More time for Isaiah
The parents of a brain-damaged infant who was to be unhooked from lifesupport are getting more time to line up medical specialists for asecond opinion.
The parents of a brain-damaged infant who was to be unhooked from life support are getting more time to line up medical specialists for a second opinion.
An Edmonton judge has put over the case of baby Isaiah May until Feb. 19, when the court will decide how to wrangle with questions that are attracting attention across Canada and around the world.
Dr. Richard Taylor, a neo-natalogist from Victoria General Hospital, has agreed to examine the boy late next month.
Isaiah’s mother, Rebecka May, 23, was relieved to hear that her son will have more time.
Doctors at Edmonton’s Stollery Children’s Hospital were originally planning to disconnect him from a ventilator on Jan. 20.
“We are happy that someone has come forward and offered to assess him, but we will see what the report says,” May said outside court yesterday.
Another specialist, an unidentified pediatric neurologist from the Mayo Clinic in the United States, may also review the boy’s condition.
Isaiah’s parents successfully filed for a court injunction to stop doctors from taking him off life support last week. Now the Mays want 90 days for an independent medical review of his case.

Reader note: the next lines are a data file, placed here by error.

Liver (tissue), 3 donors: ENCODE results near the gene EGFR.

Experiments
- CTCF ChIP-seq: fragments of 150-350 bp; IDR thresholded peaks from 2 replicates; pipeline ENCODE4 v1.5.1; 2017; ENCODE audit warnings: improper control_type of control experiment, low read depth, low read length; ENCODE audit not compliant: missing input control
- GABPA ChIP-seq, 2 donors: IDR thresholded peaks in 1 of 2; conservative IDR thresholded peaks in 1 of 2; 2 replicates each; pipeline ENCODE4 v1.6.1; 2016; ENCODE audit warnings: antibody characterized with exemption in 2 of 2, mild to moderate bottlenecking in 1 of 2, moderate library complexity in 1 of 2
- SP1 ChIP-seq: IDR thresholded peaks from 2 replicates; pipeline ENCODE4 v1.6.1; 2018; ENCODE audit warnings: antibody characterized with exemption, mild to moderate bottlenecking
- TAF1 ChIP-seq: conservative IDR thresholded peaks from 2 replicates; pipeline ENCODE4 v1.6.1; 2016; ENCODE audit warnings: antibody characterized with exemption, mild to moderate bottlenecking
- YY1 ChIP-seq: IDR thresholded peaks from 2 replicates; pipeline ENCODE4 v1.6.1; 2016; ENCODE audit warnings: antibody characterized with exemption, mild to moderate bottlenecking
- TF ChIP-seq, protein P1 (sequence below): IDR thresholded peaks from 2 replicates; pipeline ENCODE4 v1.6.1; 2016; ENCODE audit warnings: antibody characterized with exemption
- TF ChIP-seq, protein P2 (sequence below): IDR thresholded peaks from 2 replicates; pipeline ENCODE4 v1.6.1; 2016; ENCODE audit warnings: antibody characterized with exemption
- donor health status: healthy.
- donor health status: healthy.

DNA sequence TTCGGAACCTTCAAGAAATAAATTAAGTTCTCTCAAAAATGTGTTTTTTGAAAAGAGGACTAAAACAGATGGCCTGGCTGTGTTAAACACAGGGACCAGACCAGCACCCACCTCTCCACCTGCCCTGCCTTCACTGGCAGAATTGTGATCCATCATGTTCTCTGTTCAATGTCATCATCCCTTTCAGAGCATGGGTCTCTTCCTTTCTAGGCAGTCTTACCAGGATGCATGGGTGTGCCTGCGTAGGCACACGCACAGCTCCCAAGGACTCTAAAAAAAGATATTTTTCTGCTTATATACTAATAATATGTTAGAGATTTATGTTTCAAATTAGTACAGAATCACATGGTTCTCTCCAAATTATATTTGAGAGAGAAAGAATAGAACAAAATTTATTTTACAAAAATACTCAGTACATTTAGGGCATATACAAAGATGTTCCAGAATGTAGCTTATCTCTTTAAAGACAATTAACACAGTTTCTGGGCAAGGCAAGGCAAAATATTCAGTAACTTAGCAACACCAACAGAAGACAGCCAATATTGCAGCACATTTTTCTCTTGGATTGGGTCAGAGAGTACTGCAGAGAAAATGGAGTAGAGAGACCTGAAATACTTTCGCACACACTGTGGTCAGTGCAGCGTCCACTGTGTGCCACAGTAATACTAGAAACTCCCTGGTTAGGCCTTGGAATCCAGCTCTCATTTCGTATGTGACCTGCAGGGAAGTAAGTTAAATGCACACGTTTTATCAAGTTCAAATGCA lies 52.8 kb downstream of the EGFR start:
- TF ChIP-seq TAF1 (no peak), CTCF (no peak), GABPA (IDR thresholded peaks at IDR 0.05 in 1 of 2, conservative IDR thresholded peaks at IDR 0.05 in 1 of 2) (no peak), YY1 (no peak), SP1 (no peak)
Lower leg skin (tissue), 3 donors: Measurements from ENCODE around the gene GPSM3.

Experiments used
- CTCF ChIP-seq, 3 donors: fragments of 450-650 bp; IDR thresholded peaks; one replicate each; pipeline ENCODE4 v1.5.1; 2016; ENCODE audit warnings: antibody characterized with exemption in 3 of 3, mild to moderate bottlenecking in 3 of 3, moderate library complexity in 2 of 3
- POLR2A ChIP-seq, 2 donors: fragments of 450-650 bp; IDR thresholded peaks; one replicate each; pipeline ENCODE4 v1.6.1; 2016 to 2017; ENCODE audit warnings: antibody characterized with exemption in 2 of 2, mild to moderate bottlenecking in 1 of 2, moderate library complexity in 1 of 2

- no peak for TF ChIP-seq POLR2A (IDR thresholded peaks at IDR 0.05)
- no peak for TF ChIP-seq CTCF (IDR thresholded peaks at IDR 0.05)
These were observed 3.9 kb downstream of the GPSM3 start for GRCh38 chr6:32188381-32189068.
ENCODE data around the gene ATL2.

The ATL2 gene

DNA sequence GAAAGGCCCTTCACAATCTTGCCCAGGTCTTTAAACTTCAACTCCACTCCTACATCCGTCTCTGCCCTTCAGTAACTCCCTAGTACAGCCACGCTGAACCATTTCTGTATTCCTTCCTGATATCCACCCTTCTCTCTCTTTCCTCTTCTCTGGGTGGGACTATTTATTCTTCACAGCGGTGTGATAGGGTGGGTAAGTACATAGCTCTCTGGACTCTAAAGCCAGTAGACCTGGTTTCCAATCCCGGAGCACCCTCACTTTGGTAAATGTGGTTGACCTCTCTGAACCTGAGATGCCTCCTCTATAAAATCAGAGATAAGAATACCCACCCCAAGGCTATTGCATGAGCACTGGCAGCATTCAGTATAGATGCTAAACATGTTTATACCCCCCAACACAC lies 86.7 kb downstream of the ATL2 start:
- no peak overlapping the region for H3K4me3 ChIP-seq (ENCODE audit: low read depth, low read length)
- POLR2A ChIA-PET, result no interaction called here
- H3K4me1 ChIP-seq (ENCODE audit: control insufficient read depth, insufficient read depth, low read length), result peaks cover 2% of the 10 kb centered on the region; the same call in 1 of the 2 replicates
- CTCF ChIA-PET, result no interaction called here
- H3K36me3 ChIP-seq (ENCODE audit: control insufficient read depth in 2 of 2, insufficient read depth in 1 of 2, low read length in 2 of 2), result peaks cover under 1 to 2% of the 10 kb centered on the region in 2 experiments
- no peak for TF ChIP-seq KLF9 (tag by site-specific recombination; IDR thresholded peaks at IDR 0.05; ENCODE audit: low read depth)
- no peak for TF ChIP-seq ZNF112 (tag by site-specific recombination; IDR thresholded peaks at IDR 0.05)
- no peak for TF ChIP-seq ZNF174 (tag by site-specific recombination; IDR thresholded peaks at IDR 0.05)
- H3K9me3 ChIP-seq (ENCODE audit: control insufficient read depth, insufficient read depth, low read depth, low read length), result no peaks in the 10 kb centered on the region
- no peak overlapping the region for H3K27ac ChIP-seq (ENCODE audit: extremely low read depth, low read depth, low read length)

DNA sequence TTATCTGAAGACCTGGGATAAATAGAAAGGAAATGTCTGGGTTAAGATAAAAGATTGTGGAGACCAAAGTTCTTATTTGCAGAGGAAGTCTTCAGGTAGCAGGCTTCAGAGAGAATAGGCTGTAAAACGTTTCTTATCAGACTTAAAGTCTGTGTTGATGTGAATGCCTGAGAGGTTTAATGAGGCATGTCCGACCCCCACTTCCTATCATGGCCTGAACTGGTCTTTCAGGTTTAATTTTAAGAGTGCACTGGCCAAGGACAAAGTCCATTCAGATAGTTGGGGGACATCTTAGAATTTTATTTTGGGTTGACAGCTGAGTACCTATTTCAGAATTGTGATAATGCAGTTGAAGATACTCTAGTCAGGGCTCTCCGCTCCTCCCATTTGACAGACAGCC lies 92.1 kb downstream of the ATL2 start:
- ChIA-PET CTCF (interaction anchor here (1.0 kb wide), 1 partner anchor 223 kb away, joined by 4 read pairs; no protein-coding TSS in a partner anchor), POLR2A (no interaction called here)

Alberta Health Services has said it is willing to grant 30 days. Lawyers for both sides have been working together to set up the review.
Justice Michelle Crighton of Court of Queen’s Bench said yesterday that a timeline for Isaiah’s assessment won’t be set until Feb. 19 at the earliest.
The baby was born last October with severe brain damage after his umbilical cord got wrapped around his throat, which deprived him of oxygen. Doctors told the Mays there was little chance the boy would survive longer than a few days, even on a ventilator.
Since then, his parents have visited him in hospital every day. They say their son has grown, put on weight, moves his limbs, wets his diaper and opens his eyes.
A weary-looking Isaac May, 22, said he remains hopeful about his first child. “Every time I hold him, he is non-stop moving,” he said. “He moves his head. He opens his eyelids a little bit. Every little thing is an improvement.”